Thyroid Surgery - Risks and Complications
The thyroid gland sits in a pocket in the lower neck surrounded by a number of important structures including nerves and the parathyroid glands.
The nerves that control our voice are intimately associated with the voice box. Injury to these nerves can result in temporary or permanent voice hoarseness. Dr Sinclair utilizes continuous nerve monitoring of these nerves during surgery so that she can ensure that they are functioning at all stages during your surgery (see additional section on nerve monitoring for further details). Rates of temporary hoarseness due to nerve injury are 0.2% and of permanent nerve injury, 0.1%. All patients have pre and post operative voice examinations.
Temporary limitations in pitch and projection of the voice and vocal fatigue with prolonged voice use are common after thyroid surgery and usually recover within 2 months. These minor voice changes are not due to nerve injury but due to the healing process itself causing inflammation in the tissues and muscles surrounding the voice box.
The parathyroid glands control calcium levels in the blood. During thyroid surgery the four parathyroid glands are carefully removed off the surface of the thyroid gland and left in your body. However the glands are delicate and often their function is disrupted for some days after the surgical procedure. Not uncommonly the parathyroid glands will not function after a total thyroidectomy. This can cause low blood calcium for people having a total thyroidectomy. When only one side of the thyroid gland is removed, the parathyroid glands on the other side function normally and low blood calcium is not an issue. If you have had a total thyroidectomy, Dr Sinclair will send you home on calcium tablets to be continued for the first week postoperatively. After one week, 90% of patients can cease their calcium as the parathyroid glands have regained normal function. 10% of patients will continue to require calcium for a longer duration. The risk of needing lifelong calcium supplements (with or without vitamin D supplements) after total thyroid surgery with Dr Sinclair is 1%.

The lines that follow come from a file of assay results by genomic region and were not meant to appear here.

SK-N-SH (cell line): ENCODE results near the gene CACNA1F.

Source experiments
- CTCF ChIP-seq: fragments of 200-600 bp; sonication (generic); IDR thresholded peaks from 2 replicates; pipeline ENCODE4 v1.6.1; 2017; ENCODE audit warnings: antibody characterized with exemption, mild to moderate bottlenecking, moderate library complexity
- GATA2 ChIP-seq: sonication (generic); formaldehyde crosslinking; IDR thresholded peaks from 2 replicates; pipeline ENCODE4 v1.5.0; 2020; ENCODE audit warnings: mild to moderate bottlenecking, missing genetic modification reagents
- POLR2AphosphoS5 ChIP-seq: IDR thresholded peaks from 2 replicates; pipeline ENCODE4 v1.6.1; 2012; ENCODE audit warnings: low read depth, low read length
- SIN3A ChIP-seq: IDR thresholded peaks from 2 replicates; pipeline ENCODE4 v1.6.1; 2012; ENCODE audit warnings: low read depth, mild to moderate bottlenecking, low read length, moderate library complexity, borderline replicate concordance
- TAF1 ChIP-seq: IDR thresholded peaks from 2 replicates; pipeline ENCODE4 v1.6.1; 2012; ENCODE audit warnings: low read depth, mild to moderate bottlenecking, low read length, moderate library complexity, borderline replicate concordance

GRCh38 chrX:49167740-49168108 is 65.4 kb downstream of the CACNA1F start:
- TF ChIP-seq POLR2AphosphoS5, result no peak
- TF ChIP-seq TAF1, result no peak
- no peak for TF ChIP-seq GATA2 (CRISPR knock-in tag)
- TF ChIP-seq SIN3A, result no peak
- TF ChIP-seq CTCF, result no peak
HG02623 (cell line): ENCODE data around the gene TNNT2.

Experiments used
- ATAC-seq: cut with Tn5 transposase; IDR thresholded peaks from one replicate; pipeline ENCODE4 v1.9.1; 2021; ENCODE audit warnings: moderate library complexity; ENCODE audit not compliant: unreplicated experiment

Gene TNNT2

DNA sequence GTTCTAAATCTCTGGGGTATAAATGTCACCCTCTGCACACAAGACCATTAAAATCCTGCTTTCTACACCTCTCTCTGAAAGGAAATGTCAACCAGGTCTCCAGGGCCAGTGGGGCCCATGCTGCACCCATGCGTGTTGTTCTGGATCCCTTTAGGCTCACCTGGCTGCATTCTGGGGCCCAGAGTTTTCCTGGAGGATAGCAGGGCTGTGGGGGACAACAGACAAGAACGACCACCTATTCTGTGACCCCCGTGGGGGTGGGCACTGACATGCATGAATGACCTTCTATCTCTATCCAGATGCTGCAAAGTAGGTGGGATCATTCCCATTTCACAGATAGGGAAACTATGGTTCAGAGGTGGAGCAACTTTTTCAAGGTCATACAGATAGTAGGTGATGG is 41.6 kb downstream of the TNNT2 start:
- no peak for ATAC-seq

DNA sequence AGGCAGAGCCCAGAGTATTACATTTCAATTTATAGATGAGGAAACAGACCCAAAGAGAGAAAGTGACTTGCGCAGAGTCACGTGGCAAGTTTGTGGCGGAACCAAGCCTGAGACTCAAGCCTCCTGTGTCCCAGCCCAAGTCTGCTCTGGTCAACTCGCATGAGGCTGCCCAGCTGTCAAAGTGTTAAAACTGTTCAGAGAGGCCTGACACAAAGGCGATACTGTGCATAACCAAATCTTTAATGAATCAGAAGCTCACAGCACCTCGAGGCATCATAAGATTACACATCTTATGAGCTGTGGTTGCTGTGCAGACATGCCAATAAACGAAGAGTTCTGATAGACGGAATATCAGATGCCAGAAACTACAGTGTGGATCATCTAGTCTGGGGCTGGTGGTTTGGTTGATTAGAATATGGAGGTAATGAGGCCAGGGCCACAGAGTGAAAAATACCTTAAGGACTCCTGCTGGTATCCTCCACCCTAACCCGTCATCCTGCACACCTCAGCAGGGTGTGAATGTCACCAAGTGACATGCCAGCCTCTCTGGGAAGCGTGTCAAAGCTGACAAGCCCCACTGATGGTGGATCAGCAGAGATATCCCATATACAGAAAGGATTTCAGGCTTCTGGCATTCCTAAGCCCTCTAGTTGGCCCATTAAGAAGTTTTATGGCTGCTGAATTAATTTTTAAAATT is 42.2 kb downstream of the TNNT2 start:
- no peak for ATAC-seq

There is a small risk of bleeding after thyroid surgery. If removing the thyroid leaves a large space in the neck, Dr Sinclair may place a drain tube that will come out the next day. If bleeding does occur after thyroidectomy, you may need a second operation to remove the blood so that it does not affect your breathing.
Additional uncommon risks include:
- Infection <0.5%.
- Seroma (fluid collection) 2% (higher for large thyroids)
- Bruising 10% (higher with small incisions)
- Needing thyroid tablets after removing half of thyroid 20%
- Keloid scarring 5% in Asians, Indians, Africans
- Anesthetic related risks
- You will require general anaesthesia
- This is given by a specialist anaesthetist.
- Risk of a serious complication in a healthy person is very rare. Potential risks include:
- Heart problems (death, heart attack, arrhythmias)
- Lung problems (pneumonia, wheezing)
- Blood clots (stroke, clots in leg veins or lungs)
- Drug reactions (also possible with local anaesthetic)
- Chipped teeth
- Other unforeseen risks
You will have the chance to meet and ask any additional questions to your anesthetist prior to surgery.